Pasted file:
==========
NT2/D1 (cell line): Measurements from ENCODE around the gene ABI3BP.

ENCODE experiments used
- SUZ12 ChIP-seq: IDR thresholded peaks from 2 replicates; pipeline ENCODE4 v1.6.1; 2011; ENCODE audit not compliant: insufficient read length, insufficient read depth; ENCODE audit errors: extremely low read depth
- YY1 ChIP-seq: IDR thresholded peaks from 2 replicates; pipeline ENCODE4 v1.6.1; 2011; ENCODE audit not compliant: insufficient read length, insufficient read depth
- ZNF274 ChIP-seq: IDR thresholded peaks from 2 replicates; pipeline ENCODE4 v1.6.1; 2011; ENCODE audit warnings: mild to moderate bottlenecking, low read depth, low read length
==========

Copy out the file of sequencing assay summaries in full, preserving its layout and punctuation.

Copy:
NT2/D1 (cell line): Measurements from ENCODE around the gene ABI3BP.

ENCODE experiments used
- SUZ12 ChIP-seq: IDR thresholded peaks from 2 replicates; pipeline ENCODE4 v1.6.1; 2011; ENCODE audit not compliant: insufficient read length, insufficient read depth; ENCODE audit errors: extremely low read depth
- YY1 ChIP-seq: IDR thresholded peaks from 2 replicates; pipeline ENCODE4 v1.6.1; 2011; ENCODE audit not compliant: insufficient read length, insufficient read depth
- ZNF274 ChIP-seq: IDR thresholded peaks from 2 replicates; pipeline ENCODE4 v1.6.1; 2011; ENCODE audit warnings: mild to moderate bottlenecking, low read depth, low read length